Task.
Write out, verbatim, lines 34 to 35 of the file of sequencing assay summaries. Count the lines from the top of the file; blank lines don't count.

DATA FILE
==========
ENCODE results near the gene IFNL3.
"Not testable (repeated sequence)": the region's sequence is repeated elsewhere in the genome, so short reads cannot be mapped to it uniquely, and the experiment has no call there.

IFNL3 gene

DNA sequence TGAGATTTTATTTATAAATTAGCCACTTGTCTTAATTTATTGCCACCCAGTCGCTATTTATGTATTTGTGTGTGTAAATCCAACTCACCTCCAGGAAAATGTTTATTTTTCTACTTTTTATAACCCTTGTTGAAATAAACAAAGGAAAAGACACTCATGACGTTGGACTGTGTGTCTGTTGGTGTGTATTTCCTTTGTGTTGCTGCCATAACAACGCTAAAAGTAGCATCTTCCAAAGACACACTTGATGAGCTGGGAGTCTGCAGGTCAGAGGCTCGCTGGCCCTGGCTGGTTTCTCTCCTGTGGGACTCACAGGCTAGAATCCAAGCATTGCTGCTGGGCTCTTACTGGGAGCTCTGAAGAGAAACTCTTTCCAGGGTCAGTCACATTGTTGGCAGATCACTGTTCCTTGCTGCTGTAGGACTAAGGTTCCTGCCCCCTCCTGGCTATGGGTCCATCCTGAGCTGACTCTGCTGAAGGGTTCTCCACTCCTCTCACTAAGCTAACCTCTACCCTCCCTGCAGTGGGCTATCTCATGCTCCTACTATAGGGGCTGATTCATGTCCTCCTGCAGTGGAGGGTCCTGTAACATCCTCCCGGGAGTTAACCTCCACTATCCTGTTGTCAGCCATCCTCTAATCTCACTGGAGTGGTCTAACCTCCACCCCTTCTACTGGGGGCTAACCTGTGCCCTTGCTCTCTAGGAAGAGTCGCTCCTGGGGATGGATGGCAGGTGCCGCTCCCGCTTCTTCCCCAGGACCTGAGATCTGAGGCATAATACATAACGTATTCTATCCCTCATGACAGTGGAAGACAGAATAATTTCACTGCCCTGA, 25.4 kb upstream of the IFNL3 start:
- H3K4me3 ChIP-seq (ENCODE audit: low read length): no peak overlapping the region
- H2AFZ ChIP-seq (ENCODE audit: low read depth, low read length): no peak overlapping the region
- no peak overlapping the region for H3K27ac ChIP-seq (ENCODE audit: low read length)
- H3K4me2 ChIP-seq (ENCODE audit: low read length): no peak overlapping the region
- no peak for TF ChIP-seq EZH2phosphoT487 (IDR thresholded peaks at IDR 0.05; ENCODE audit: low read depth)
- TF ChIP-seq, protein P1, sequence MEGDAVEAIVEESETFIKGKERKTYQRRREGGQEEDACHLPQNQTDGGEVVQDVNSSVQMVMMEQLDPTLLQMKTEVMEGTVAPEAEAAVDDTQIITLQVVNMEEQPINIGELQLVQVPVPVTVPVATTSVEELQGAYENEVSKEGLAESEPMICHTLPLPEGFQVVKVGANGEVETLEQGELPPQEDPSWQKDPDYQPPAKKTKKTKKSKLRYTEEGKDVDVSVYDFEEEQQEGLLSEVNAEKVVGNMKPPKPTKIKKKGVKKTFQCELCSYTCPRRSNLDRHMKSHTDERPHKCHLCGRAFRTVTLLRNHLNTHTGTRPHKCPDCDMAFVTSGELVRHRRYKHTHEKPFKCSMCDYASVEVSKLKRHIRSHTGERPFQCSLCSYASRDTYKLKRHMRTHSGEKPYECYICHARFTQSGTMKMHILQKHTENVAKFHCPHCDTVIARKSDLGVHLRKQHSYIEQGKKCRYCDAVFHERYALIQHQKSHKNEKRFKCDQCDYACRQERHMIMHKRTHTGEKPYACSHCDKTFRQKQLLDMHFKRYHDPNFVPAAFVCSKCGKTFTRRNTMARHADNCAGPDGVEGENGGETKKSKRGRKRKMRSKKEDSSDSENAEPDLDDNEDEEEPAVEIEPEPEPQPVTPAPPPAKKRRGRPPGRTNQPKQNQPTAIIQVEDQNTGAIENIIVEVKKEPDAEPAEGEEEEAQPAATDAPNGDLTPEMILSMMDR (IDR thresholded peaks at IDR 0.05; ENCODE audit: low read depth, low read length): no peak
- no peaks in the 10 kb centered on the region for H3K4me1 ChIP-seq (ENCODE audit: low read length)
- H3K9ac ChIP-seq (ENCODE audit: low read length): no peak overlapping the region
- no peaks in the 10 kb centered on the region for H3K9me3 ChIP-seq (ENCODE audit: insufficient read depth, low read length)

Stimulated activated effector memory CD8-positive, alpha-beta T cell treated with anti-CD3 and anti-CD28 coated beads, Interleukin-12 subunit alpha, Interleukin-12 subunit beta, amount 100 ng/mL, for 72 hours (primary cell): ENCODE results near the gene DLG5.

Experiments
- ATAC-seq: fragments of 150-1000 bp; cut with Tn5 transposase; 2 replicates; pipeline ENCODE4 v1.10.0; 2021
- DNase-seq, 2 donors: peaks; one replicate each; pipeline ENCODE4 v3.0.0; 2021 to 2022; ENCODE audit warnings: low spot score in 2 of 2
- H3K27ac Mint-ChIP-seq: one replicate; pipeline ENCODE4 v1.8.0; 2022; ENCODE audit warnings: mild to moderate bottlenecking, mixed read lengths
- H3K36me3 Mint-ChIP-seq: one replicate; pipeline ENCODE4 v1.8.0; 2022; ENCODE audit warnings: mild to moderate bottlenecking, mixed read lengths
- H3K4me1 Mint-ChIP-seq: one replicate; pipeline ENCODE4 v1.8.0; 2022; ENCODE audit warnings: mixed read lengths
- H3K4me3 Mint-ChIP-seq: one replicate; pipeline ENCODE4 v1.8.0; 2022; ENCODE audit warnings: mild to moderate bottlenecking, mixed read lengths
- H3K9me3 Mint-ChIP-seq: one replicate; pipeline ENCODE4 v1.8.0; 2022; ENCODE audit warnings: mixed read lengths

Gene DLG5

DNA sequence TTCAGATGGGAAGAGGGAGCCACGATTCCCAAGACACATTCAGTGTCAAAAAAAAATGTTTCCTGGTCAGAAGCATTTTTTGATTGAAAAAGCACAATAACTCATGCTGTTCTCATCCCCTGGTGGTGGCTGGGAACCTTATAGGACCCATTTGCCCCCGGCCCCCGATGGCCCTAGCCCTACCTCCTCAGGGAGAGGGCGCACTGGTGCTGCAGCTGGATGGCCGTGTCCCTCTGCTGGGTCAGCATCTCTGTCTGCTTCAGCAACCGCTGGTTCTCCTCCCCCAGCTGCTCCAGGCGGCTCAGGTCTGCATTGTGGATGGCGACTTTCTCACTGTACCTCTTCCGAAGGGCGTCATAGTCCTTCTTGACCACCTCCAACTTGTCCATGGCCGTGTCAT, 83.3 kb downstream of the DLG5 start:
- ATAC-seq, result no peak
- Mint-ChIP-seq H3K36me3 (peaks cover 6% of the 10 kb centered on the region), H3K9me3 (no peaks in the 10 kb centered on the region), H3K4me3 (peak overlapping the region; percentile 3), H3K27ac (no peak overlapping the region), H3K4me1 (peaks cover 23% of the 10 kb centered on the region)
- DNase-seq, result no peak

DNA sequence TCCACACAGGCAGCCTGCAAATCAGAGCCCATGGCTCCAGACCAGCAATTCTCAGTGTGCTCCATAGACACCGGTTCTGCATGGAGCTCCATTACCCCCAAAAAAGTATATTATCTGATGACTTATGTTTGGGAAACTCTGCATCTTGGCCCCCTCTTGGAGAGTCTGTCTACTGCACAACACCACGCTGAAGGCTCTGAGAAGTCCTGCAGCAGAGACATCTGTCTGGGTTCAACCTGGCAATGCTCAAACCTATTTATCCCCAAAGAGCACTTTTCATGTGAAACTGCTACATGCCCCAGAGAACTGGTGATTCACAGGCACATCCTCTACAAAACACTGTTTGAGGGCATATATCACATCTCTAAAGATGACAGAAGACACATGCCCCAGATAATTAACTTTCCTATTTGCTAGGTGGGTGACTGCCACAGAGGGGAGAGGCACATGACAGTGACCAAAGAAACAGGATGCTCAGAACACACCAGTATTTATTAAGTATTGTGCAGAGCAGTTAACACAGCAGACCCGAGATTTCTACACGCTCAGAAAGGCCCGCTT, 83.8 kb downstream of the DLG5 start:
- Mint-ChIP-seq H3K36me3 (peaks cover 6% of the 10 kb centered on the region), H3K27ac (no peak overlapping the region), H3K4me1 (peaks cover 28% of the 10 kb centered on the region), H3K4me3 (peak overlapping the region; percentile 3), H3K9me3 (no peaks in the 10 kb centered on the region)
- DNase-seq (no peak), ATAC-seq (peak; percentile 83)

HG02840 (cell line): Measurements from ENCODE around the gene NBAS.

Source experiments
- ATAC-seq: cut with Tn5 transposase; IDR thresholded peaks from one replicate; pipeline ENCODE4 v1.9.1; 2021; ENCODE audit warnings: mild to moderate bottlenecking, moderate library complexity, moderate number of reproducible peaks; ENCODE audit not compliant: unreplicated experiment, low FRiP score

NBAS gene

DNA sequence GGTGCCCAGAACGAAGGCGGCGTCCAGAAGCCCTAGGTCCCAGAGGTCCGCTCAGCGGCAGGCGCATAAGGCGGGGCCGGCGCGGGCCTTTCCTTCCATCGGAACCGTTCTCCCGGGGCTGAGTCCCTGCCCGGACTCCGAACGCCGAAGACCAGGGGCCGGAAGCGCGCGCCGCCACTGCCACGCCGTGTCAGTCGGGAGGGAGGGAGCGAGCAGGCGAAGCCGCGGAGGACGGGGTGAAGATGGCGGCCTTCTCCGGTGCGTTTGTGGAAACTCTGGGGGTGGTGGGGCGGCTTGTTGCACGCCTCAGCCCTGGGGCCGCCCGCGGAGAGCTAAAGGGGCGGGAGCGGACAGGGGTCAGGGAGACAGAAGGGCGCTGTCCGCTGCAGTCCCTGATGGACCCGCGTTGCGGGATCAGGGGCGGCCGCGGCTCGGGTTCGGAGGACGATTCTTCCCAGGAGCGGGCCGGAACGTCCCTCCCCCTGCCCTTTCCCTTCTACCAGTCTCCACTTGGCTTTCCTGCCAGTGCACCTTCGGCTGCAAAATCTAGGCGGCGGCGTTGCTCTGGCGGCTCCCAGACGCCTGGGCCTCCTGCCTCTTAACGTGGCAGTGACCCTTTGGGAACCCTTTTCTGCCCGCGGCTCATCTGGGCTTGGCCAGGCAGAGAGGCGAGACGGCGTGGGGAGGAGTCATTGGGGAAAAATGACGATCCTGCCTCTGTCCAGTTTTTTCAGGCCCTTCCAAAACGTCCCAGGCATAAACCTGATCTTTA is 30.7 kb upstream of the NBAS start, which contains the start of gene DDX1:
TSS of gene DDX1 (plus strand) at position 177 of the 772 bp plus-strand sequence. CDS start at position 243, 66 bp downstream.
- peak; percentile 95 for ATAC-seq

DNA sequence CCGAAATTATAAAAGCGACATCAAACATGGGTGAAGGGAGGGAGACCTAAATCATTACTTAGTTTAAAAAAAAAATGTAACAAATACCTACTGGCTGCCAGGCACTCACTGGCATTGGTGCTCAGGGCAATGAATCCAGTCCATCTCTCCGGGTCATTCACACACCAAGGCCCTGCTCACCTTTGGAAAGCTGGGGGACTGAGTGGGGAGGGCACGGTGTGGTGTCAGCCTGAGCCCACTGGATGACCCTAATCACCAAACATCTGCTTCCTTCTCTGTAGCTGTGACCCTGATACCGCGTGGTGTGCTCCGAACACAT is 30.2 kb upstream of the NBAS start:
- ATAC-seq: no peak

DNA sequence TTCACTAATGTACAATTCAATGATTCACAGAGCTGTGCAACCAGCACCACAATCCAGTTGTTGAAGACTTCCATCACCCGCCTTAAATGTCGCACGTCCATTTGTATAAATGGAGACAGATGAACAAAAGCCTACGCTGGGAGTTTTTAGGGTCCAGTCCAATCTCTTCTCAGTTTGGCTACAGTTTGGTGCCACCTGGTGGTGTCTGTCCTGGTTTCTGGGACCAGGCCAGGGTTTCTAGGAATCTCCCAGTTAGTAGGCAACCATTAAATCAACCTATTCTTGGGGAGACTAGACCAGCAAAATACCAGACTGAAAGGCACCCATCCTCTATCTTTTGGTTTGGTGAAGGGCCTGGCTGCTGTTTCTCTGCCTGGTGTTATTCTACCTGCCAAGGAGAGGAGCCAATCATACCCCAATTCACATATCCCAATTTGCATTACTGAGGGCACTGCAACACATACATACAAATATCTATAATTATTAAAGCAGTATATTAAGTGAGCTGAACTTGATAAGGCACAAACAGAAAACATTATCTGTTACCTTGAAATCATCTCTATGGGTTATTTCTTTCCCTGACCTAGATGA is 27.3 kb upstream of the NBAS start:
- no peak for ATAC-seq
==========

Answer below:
NBAS gene

DNA sequence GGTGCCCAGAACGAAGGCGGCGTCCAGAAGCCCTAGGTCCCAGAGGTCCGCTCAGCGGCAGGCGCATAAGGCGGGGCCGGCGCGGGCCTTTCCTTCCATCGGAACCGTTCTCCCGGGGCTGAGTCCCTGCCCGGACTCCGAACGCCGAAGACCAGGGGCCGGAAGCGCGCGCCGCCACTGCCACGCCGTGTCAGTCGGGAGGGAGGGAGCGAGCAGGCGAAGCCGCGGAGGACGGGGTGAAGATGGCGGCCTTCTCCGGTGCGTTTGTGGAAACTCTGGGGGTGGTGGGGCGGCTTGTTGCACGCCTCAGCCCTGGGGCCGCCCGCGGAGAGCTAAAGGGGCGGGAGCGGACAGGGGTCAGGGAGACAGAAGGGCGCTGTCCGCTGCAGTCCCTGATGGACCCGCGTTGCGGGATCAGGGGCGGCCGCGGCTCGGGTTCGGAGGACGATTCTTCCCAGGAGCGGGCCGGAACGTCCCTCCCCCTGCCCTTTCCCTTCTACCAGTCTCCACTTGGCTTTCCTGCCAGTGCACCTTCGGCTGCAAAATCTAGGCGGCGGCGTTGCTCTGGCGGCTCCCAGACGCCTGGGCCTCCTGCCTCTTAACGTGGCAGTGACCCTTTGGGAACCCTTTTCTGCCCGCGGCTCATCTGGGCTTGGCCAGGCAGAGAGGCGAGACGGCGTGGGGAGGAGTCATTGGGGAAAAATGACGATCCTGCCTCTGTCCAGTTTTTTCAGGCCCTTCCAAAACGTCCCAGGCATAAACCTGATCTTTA is 30.7 kb upstream of the NBAS start, which contains the start of gene DDX1: